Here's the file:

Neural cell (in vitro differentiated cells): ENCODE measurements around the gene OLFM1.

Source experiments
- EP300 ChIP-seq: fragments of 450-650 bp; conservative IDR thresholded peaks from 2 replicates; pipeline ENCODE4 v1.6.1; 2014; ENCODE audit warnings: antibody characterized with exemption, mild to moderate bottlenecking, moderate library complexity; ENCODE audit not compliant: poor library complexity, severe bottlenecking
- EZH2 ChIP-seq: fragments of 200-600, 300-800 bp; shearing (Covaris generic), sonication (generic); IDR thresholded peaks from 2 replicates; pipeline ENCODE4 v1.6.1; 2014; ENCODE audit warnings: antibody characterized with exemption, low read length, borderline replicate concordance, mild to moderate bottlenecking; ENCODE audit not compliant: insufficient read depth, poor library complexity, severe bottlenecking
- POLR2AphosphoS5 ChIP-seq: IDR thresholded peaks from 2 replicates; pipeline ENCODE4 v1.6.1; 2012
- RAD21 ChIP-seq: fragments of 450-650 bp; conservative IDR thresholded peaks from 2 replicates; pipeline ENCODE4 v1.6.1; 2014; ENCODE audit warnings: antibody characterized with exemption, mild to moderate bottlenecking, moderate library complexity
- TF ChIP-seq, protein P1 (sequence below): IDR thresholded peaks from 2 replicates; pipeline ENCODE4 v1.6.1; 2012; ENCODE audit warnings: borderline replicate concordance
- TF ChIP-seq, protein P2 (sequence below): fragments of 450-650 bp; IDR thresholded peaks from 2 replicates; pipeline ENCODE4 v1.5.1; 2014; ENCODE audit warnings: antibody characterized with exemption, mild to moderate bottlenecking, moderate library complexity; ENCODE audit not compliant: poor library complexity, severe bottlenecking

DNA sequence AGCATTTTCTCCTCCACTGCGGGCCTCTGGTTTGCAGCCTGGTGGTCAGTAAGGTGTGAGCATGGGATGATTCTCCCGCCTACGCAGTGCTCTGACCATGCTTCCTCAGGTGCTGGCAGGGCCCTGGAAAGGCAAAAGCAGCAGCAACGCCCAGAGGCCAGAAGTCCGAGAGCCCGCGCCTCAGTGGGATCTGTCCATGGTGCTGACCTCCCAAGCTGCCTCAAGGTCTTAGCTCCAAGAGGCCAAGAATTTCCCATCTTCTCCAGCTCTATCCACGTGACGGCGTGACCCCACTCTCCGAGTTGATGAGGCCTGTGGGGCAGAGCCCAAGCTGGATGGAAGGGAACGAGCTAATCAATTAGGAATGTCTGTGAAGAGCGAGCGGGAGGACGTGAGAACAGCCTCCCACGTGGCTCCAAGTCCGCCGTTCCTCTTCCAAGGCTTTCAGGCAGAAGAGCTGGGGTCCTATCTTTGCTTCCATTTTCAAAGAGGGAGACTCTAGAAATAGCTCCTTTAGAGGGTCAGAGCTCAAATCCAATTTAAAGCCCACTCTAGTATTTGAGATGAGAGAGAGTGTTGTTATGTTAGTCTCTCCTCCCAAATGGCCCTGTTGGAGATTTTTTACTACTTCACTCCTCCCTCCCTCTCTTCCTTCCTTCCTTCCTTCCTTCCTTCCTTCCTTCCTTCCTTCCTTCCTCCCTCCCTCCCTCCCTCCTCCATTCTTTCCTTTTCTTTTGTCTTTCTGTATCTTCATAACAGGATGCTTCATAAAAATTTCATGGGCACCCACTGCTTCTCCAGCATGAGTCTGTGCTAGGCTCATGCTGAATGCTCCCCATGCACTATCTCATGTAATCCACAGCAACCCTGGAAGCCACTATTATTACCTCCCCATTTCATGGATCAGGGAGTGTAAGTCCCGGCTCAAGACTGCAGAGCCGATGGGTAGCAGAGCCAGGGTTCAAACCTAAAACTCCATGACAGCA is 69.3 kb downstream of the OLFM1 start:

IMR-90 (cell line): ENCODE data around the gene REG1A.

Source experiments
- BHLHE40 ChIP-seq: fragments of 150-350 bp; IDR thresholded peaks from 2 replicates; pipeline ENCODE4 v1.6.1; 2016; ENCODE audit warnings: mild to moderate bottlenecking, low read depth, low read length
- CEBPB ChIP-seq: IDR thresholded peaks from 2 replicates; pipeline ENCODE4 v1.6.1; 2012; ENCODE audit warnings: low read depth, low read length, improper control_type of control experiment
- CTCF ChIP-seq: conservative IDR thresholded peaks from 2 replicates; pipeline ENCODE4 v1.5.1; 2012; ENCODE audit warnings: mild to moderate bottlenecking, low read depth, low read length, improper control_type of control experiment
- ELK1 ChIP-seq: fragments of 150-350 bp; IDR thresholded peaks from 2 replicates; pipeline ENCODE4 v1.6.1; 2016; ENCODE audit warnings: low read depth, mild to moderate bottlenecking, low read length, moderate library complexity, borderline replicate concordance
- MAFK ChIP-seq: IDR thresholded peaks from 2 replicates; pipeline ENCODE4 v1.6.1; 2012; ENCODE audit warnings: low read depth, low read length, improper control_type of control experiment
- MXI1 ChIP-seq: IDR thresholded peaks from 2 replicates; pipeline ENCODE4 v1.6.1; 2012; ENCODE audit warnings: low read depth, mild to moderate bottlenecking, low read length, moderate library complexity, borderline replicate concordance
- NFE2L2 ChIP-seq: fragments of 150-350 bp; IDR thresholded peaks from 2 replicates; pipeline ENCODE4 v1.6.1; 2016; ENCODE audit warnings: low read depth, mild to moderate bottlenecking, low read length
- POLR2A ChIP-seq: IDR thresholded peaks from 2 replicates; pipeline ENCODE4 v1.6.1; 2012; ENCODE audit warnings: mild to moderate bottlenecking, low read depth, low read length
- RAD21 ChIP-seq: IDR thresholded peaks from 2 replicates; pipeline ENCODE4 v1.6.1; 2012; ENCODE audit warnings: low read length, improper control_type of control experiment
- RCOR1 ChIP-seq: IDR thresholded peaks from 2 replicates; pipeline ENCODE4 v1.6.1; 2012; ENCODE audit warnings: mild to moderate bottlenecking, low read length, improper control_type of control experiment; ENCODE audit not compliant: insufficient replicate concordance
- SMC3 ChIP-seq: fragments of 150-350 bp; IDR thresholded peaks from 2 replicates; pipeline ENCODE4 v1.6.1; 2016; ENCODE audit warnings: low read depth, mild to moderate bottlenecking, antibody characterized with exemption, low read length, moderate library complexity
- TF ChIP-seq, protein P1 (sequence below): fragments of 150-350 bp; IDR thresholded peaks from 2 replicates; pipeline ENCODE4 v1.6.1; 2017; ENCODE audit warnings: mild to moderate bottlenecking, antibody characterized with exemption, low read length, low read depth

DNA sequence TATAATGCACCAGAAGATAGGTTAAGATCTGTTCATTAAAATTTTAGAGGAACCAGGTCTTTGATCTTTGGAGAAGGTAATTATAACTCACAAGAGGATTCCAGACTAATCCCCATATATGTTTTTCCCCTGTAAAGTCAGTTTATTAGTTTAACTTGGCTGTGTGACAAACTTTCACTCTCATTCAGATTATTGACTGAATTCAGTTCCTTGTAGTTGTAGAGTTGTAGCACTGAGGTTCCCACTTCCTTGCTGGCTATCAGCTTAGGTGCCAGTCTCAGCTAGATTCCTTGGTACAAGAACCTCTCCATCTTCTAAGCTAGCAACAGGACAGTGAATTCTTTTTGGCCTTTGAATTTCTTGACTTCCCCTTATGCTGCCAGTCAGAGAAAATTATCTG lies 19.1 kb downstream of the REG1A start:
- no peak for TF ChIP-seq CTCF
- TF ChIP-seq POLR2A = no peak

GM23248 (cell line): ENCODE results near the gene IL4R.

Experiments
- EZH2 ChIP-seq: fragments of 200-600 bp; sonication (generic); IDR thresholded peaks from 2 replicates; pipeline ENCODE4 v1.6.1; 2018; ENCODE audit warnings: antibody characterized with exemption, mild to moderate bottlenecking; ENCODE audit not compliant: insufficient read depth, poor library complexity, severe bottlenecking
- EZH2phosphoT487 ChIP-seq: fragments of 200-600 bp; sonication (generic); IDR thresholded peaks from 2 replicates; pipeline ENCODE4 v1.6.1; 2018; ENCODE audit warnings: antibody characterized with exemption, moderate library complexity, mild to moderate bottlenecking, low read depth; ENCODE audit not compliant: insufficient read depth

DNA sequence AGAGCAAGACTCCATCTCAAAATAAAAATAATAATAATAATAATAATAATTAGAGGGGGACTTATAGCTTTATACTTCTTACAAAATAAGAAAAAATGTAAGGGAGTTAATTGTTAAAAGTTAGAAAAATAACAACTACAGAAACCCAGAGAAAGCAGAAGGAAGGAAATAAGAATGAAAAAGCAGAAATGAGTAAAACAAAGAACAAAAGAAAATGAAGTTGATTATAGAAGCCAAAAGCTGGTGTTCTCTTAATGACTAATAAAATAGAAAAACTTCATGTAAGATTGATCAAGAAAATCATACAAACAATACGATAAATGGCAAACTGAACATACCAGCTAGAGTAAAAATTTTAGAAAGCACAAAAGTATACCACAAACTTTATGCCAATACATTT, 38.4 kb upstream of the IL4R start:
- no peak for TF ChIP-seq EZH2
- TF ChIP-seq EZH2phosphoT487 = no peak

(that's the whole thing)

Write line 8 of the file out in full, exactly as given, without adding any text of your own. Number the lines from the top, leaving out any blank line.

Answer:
- TF ChIP-seq, protein P2 (sequence below): fragments of 450-650 bp; IDR thresholded peaks from 2 replicates; pipeline ENCODE4 v1.5.1; 2014; ENCODE audit warnings: antibody characterized with exemption, mild to moderate bottlenecking, moderate library complexity; ENCODE audit not compliant: poor library complexity, severe bottlenecking